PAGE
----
London’s Lost Route to the Sea – Cranleigh to Loxwood

1st May 2016

Cranleigh to Loxwood – 12.86km (7.99 miles)

The sun is shining, it’s bank holiday weekend and a great day to continue the walk along the lost route. Susan, PK, Cookie and Kiah have all joined me on todays trek from Cranleigh. The hike started with a brief walk along the road before heading back across the fields to the canal of which we followed a short way before it then cut through private land meaning that we had to follow the footpaths close by and leaving the edge of this disused waterway. We decided to play the ‘Penny Game’ which is something that we used to play in the car with the children (and occasionally still do), The game is very simple in that you have to name an object or animal or anything really and the first person to see the said object wins a penny. So i suggested a Kingfisher, PK a Rabbit and Susan a dragonfly and we then had to keep our eyes peeled for the rest of the day.

The first half of the walk did not continuously follow the canal as it went through a lot of private land and this meant that quite a bit of the walking was on minor roads. However the second half of the walk was to be completely different as we would rejoin the exact route of the canal. After walking across open farmland at the start of the day, we were now going into Sedghurst Wood where the canal winds it way through. As we walked in to the woods we were met with a beautiful sweet smell and a sea of blue, the blue bells were out in full bloom and we had never seen such a lovely display as here, the good thing too is that it was not awash with people wanting to catch a glimpse of the flowers.

A little way in to Sedghurst Wood and following the edge of Fir Tree Copse nature reserve we rejoined the canal, which some parts were totally dry. This section was so quiet, when you stopped you could hear just the birds calling in the trees, and only occasionally did we pass someone. The woods surrounded the canal and the sun filtered through the trees which added to it’s beauty, however a lot of trees were also growing out of the canal itself. I would definitely say that this has to be one of my favourite sections of the canal so far.

The section from Cranleigh to Loxwood would once have had thirteen locks, taking it down a gradual gradient when heading south, however as most of the canal is now disused these locks although marked on the map have disappeared since the closure of the canal in 1871. The first lock that we came across was Gannets Lock that was under reconstruction by the Wey & Arun volunteers, there were about half a dozen men milling about and relaying bricks to form the side walls of the lock. There was no water at this point and talking to one of the volunteers he suggested that although this lock should be finished in September 2017, it won’t be navigable for a while yet as they need to get some permissions to restore the canal going through some private land. The canal has been under restoration since 1970 and this section leading up to Loxwood has had many of the locks reconstructed and made navigable since 2010.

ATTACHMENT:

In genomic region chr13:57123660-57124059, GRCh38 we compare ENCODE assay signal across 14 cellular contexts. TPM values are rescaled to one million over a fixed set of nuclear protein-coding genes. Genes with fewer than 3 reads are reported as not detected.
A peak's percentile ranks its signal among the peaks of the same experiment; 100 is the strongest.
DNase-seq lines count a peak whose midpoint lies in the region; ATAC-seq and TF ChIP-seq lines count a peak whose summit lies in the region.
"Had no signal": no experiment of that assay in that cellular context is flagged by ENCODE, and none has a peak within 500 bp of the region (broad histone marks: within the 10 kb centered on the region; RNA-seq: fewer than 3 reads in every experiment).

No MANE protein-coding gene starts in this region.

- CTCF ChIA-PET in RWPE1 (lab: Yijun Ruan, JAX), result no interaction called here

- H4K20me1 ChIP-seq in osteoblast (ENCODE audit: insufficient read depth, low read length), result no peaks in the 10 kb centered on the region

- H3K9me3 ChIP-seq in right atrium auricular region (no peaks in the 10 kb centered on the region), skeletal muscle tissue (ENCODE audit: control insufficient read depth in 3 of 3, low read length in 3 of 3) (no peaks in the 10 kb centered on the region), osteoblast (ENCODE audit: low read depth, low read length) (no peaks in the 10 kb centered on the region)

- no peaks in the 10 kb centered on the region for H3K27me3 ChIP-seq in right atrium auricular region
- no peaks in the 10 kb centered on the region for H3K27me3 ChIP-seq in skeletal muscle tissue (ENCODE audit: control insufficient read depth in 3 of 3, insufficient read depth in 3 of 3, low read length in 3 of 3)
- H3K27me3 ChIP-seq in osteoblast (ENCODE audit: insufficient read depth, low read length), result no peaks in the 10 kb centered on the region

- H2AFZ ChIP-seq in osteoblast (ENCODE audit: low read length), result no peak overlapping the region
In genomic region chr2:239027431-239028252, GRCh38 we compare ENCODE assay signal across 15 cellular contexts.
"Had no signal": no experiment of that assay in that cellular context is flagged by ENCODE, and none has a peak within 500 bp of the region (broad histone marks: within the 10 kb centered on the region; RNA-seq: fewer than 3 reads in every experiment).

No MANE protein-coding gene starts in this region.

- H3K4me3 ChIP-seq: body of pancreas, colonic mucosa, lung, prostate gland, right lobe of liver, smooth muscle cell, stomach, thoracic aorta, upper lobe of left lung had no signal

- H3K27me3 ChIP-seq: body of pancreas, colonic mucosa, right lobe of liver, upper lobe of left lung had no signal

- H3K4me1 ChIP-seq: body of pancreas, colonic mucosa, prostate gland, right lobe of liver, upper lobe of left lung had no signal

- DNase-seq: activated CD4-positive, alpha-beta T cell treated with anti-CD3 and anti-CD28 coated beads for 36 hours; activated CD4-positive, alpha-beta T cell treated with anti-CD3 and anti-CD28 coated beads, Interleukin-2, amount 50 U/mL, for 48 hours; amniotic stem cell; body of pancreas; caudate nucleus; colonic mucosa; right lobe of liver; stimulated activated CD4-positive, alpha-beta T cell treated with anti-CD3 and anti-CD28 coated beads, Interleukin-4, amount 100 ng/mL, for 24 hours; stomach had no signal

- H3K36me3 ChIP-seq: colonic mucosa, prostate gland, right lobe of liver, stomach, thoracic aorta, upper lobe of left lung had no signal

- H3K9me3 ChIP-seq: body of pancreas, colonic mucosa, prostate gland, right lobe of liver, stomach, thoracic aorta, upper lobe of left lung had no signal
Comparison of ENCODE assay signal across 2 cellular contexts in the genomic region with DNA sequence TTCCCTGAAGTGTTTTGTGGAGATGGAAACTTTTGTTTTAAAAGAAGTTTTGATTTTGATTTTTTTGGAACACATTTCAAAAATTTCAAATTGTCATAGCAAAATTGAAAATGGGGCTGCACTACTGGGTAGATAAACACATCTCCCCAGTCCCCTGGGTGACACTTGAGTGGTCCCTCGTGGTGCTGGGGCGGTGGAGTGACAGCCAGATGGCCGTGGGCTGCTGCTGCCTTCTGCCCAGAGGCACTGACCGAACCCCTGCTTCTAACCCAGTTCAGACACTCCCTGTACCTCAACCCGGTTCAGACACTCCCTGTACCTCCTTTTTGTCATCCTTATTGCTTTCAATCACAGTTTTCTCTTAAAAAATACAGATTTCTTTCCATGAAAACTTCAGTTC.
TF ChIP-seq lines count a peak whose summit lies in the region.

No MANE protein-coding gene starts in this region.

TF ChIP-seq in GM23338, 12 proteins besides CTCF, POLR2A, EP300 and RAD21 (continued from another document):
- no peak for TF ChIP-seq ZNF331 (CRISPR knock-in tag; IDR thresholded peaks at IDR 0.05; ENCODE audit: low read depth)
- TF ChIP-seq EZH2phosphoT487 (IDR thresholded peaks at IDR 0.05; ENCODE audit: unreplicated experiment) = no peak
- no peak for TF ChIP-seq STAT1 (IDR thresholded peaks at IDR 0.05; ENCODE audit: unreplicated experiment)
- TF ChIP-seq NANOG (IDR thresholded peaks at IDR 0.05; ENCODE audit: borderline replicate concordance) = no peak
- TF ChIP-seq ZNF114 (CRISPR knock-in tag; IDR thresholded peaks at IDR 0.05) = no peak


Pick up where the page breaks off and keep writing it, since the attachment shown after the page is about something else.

The last few kilometres of the walk took us alongside the restored navigable part of the canal and we started to see many more walkers out for a sunday afternoon stroll that had parked up and walked from the visitor centre. We also saw one of the three canal boats that they have full of people enjoying a coffee whilst taking a trip up the canal, seemed quite civilised to me. We finished our walk today at the visitor centre and Onslow Arms in Loxwood, at this point we were now getting peckish so we decided to sit outside and have some food, which when served up was was really good portions and certainly welcome after the days walk. Over our meal it did start to get a little nippy in the air, so soon after finishing the meal and reflecting on the day we decided to look at the visitor centre at which point we watched the canal boats come back in from their trips and pick up the next lot of visitors.

Loxwood is approximately half way through my challenge as i have covered 106 kms from the Bank of England to here and i estimate about the same again to get to Portsmouth. So far over this distance we have seen many things such as Alpaca’s and Parakeets, but today not one of us saw a Kingfisher, Rabbit or Dragonfly…………

London’s Lost Route to the Sea – Guildford to Cranleigh

17th April 2016

Guildford to Cranleigh – 15.94km (9.9 miles)

Just before i start telling you about todays trek last week i completed the missing link on the Weybridge to Guildford leg. If you can remember we had to divert away from the canal because of a police investigation and walk through residential streets instead, well i decided to take half an hour out of my busy working day to just walk the 1.4km that we missed. The weather was really warm and i ended walking just in shirt sleeves. This little walk took me along the canal under the A3 and into the outskirts of the city centre, a peaceful walk at the start with the birds singing, i heard a rustling in the grass, took a look and a snake slithered off, i didn’t see it enough to work out whether it was a grass snake or adder. As i passed under the A3 the traffic was stationary above, which made me thankful that i was walking rather than sitting in the traffic, a detour home will be in order to avoid that.